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TELUS Social Impact
TELUS Social Impact
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Connecting Canadians

Quebec’s small towns find revival in high-speed connectivity

Jul 14, 2021

(Above) Notre-Dame-de-Montauban, a village in the Mékinac RCM in the Mauricie region, has been experiencing rapid growth since the deployment of TELUS’s PureFibre network. Municipal councillor Martine Frenette is optimistic about her community’s future. PHOTO DE RENÉ DESAULNIERS.

Notre-Dame-de-Montauban is experiencing rapid growth.

Located between Trois-Rivières and Quebec City, at the northern edge of the Mékinac RCM, this community of 750 residents is celebrating the opening of a new store in town. Maple syrup producers are modernizing their equipment to streamline the production process. Local leaders and organizations are bursting with ideas to expand the region’s tourism offerings. And an increasing number of professionals and families are coming to this charming region to live, work and settle down. 

It’s a welcome change from where Notre-Dame-de-Montauban was just two years ago. Until recently, the community was in sharp decline across almost every measure. 

“Our population was getting older. We’d been in a food desert for 21 months, with no stores anywhere. The nearest grocery store was a 20-minute drive away. That’s a long way for a pint of milk,” says Martine Frenette, a municipal councillor in Notre-Dame-de-Montauban.

A lack of reliable connectivity made modern life even more difficult. 

“When it snowed, we had to go outside and clear the antenna to get a signal -- in the middle of winter,” Frenette adds. Most cottages and homes abutting the many lakes in the area only had access to satellite technology with limited speeds and bandwidth. 

The arrival of the TELUS PureFibre network in early 2020 brought a new ray of hope. Since then, Notre-Dame-de-Montauban has begun charting an ultra-high-speed course to economic revival. 

Investing in the future

The arrival of high-speed internet was the result of extensive field analyses, together with strategic investments from TELUS and various levels of government.

In 2018, Frenette submitted a report to TELUS representing hundreds of hours of work. The document included a list of all the households in Notre-Dame-de-Montauban with no high-speed internet service, relevant municipal resolutions, support from neighbouring communities, and an inventory of all the utility poles in the region. So thorough was the report, TELUS team members who work closely with the community say they’ve never seen anything like it before.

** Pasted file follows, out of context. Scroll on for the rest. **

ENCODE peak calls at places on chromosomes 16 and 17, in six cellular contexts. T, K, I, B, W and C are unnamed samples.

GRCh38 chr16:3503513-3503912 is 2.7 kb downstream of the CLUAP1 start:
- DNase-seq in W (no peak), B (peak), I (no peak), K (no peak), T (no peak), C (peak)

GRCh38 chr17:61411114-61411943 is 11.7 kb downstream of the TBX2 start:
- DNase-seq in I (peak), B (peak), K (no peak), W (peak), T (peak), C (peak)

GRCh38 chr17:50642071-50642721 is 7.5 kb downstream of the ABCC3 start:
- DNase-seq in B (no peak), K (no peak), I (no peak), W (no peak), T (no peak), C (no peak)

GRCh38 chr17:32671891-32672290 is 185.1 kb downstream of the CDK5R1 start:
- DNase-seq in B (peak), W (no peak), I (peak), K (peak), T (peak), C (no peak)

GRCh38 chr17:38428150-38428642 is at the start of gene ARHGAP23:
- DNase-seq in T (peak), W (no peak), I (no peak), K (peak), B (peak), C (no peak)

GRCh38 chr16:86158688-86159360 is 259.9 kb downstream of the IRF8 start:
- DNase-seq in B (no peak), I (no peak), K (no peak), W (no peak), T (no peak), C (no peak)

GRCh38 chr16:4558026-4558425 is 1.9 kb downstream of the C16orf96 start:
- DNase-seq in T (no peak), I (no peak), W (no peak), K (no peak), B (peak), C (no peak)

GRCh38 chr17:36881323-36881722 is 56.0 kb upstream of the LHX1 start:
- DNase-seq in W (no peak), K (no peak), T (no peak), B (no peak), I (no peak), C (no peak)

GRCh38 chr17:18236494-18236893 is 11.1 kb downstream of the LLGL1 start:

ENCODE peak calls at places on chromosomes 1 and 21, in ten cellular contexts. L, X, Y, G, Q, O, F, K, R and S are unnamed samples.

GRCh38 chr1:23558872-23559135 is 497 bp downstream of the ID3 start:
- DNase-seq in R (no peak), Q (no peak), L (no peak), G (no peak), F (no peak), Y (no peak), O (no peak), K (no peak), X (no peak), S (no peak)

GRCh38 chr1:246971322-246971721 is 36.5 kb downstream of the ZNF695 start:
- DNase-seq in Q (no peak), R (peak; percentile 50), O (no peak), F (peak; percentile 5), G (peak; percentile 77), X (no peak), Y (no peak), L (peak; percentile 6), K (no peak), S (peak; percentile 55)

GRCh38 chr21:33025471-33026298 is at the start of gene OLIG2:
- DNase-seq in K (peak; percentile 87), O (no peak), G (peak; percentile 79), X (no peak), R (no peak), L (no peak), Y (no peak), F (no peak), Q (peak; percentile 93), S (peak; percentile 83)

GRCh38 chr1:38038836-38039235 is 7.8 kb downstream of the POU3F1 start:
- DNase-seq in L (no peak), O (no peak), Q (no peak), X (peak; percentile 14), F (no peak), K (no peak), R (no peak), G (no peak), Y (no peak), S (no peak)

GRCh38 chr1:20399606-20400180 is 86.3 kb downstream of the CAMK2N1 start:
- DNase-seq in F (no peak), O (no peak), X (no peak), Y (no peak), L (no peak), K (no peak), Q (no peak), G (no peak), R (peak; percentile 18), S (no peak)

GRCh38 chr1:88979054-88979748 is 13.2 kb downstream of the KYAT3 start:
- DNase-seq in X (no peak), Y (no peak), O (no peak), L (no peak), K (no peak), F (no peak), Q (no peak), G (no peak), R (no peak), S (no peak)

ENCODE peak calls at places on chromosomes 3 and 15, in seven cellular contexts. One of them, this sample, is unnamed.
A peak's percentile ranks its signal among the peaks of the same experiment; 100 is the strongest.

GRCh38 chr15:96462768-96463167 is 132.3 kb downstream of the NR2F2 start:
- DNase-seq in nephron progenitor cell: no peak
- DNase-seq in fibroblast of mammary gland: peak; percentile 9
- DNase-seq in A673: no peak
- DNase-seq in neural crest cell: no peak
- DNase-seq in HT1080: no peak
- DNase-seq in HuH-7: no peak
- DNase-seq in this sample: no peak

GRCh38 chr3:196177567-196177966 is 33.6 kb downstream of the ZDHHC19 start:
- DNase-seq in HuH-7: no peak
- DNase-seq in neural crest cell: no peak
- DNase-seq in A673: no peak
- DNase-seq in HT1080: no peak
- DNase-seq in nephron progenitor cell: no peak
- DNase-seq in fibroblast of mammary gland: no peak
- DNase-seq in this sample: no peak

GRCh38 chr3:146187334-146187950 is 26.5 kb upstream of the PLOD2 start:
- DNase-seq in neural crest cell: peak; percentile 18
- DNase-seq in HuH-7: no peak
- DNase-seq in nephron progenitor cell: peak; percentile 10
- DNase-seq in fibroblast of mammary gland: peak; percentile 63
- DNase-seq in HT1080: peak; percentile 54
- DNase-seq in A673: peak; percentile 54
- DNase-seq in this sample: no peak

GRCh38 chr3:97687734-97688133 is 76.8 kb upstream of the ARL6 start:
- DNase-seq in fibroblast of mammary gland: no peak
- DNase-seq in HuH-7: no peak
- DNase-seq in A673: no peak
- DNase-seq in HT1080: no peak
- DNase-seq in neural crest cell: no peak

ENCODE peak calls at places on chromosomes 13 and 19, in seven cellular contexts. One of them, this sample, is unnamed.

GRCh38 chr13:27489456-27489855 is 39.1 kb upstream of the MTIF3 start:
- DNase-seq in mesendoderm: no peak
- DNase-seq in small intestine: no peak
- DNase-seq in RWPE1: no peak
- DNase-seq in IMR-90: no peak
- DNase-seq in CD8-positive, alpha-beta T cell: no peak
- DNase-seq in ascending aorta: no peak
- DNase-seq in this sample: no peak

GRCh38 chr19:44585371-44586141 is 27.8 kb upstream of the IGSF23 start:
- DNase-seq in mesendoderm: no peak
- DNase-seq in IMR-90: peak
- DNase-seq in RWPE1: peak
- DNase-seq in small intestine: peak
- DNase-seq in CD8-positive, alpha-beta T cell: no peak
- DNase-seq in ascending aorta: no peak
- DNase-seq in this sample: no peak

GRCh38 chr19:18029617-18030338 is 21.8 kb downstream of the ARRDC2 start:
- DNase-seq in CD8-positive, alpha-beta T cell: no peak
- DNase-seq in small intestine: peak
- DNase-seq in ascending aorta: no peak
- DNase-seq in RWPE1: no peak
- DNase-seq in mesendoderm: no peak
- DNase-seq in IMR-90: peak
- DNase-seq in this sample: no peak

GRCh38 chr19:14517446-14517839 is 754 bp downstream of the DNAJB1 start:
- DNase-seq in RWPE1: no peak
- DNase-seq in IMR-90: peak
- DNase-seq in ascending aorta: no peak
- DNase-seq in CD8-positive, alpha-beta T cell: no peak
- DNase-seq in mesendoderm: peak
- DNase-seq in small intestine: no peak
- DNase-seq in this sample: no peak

The project was a complex one. Notre-Dame-de-Montauban is home to no less than 53 lakes, and is crossed by the turbulent Batiscan River. Residents are spread out over a huge landbase totalling163-square-kilometres, and many homes are only occupied in the summer. 

But TELUS had a plan. Excited by the project, the company invested $8 million in the Mékinac and des Chenaux RCMs in 2019, and received a $1.2 million subsidy from the governments of Canada and Quebec to deploy its powerful TELUS PureFibre network to both permanent residences and summer cottages. 

The company also shares the Quebec government’s ambition to connect all Quebec families to high-speed internet. To that end, from now through 2024, TELUS has committed to invest an additional $9 billion in network infrastructure and operational activities into the province, connecting another 25,000 Quebec households and businesses to its gigabit-enabled PureFibre network and bringing blistering-fast 5G wireless connectivity to more than 150 communities across the province by the end of the year.